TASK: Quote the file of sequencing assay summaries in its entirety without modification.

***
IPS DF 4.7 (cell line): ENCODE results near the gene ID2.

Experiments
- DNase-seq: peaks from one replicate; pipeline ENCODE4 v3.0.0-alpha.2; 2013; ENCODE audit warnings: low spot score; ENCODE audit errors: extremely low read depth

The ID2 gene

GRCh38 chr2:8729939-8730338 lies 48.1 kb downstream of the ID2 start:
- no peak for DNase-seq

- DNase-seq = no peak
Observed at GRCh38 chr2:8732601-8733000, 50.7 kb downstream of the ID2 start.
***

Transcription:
IPS DF 4.7 (cell line): ENCODE results near the gene ID2.

Experiments
- DNase-seq: peaks from one replicate; pipeline ENCODE4 v3.0.0-alpha.2; 2013; ENCODE audit warnings: low spot score; ENCODE audit errors: extremely low read depth

The ID2 gene

GRCh38 chr2:8729939-8730338 lies 48.1 kb downstream of the ID2 start:
- no peak for DNase-seq

- DNase-seq = no peak
Observed at GRCh38 chr2:8732601-8733000, 50.7 kb downstream of the ID2 start.